Chess is a game played between two opponents on opposite sides of a board containing 64 squares of alternating colors. Each player has 16 pieces: 1 king, 1 queen, 2 rooks, 2 bishops, 2 knights, and 8 pawns. The goal of the game is to checkmate the other king.
The most commonly held belief is that chess originated in India, where it was called Chaturanga, which appears to have been invented in the 6th century AD. Although this is commonly believed, it is thought that Persians created a more modern version of the game after the Indians.
The first-move advantage in chess is the inherent advantage of the player (White) who makes the first move in chess. Chess players and theorists generally agree that White begins the game with some advantage.
The history of chess goes back almost 1500 years. The game originated in northern India in the 6th century AD and spread to Persia. When the Arabs conquered Persia, chess was taken up by the Muslim world and subsequently, through the Moorish conquest of Spain, spread to Southern Europe.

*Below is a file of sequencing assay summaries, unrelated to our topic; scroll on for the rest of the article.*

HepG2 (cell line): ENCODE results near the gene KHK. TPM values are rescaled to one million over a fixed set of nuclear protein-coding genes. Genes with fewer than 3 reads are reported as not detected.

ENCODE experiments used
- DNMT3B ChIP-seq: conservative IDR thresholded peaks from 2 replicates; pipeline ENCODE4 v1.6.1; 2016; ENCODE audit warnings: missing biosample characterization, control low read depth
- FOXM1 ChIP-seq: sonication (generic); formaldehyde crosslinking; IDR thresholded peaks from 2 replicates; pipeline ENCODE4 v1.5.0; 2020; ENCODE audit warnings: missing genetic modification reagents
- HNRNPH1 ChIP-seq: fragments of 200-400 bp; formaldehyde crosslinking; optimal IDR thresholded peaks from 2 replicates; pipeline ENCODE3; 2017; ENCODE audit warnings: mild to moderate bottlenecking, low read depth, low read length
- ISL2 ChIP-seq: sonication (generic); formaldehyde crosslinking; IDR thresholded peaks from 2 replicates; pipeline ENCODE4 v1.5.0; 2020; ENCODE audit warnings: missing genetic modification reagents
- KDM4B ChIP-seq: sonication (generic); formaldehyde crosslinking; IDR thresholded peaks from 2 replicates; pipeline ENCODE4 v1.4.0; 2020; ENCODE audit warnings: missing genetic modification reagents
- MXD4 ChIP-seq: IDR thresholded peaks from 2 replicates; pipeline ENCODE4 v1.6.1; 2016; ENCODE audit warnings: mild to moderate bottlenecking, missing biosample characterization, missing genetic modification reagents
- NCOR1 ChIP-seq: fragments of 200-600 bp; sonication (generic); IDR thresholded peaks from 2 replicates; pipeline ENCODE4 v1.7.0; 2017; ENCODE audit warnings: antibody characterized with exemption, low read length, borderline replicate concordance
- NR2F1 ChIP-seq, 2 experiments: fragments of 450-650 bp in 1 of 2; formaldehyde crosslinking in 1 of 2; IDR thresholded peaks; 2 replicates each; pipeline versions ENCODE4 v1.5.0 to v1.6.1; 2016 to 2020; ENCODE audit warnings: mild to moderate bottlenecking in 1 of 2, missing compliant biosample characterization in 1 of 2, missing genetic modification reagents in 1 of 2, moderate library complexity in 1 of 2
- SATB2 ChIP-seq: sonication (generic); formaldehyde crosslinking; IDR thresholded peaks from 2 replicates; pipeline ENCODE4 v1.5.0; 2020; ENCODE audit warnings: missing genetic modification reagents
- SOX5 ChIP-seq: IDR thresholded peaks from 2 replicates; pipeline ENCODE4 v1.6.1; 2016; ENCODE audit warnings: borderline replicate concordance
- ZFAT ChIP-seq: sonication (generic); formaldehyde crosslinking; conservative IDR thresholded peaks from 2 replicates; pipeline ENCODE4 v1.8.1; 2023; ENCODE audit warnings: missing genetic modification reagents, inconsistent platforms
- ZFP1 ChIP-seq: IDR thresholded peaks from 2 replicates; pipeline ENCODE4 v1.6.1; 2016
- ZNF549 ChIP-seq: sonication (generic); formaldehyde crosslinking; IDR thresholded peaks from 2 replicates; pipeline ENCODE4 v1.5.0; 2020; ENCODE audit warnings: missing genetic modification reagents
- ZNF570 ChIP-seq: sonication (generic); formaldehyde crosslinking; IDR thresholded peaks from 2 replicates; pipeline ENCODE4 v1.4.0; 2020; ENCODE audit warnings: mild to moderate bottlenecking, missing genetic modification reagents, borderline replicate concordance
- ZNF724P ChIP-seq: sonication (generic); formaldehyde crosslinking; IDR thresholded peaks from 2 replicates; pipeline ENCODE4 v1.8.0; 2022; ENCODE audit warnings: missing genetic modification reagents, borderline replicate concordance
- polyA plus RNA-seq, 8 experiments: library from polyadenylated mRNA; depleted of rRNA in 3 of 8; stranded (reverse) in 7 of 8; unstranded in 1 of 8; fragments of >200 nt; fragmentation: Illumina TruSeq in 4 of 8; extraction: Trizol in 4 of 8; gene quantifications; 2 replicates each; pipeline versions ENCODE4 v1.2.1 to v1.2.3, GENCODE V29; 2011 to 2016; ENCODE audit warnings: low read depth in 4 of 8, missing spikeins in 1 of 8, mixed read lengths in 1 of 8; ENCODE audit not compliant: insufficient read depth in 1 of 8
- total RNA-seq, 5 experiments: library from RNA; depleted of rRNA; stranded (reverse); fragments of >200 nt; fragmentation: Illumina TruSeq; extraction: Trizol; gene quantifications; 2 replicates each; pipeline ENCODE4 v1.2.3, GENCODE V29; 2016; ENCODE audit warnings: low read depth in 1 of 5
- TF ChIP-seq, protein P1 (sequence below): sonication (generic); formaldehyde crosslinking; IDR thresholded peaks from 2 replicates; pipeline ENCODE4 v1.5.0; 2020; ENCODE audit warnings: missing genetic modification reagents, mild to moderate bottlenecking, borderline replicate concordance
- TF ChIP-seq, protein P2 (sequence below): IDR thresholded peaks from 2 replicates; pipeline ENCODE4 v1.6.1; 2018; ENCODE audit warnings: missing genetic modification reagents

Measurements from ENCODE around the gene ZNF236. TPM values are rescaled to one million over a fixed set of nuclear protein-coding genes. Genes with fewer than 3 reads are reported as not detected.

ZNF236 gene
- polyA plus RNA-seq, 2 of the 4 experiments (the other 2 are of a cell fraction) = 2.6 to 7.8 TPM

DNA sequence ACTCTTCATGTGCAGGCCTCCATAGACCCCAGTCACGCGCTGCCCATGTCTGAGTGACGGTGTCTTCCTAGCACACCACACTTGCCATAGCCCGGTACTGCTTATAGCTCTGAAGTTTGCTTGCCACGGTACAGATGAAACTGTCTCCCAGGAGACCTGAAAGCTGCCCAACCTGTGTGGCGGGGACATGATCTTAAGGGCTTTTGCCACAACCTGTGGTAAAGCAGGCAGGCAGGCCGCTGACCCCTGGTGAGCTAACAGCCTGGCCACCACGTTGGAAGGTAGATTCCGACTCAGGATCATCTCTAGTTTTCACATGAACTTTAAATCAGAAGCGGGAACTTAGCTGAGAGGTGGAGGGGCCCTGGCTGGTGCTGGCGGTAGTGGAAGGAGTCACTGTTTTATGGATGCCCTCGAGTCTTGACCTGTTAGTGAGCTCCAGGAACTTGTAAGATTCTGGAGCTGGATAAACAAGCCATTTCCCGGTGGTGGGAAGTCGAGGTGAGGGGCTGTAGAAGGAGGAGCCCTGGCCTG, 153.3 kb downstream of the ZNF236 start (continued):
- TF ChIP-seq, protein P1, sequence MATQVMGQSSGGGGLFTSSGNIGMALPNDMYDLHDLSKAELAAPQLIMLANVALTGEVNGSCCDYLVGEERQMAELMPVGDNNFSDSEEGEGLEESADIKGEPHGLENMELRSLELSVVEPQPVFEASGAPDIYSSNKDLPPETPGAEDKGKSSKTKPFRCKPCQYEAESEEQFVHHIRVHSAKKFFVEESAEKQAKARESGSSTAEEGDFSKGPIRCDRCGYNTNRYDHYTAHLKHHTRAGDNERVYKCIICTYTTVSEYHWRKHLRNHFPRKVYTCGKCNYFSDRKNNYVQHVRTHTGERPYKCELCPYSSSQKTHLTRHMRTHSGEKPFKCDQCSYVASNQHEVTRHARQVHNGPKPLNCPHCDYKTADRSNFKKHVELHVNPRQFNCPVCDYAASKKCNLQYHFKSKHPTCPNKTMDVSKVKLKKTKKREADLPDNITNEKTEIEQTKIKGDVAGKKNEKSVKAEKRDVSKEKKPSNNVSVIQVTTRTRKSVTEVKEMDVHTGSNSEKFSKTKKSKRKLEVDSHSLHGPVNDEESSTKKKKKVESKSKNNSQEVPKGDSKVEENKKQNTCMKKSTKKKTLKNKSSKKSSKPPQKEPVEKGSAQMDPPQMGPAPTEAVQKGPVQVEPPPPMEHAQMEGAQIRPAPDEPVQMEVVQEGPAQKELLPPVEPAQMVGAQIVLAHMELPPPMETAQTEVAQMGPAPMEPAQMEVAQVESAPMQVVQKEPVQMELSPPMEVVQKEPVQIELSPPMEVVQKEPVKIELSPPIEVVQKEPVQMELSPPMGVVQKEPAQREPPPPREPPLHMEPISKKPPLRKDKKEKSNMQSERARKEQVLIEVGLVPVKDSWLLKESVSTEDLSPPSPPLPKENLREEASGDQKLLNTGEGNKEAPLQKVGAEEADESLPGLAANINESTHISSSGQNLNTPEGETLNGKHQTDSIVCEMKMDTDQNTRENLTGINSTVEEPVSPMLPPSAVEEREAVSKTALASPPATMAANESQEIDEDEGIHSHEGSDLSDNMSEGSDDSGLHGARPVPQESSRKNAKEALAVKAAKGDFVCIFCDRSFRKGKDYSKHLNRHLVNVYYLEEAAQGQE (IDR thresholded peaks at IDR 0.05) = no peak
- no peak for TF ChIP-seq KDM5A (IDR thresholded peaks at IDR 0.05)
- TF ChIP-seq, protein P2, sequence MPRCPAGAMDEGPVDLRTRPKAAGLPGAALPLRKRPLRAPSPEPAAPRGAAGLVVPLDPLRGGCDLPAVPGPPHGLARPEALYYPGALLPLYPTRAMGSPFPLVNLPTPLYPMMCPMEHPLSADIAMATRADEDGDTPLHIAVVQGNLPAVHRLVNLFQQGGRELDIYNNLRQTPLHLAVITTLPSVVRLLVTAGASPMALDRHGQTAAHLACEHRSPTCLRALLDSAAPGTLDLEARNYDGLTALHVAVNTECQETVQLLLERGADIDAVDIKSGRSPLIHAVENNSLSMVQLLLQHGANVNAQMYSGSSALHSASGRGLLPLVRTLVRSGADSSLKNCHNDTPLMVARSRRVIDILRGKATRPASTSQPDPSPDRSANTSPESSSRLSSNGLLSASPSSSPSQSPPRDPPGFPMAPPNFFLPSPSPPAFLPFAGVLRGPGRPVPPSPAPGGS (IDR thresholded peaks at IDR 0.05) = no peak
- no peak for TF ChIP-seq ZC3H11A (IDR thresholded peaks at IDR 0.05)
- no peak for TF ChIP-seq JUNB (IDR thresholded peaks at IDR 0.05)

Indian chess is the name given to a variation of chess played in India in the 18th and 19th centuries. The more ancient forms are known as chaturanga, and spread to the west via Persia in the 7th Century.
The earliest predecessor of the game probably originated in India, before the 6th century AD; a minority of historians believe the game originated in China. From India, the game spread to Persia. When the Arabs conquered Persia, chess was taken up by the Muslim world and subsequently spread to Southern Europe.
Wilhelm Steinitz, the first World Champion, widely considered the "father of modern chess," extensively analyzed various double king-pawn openings (beginning 1.e4 e5) in his book The Modern Chess Instructor, published in 1889 and 1895.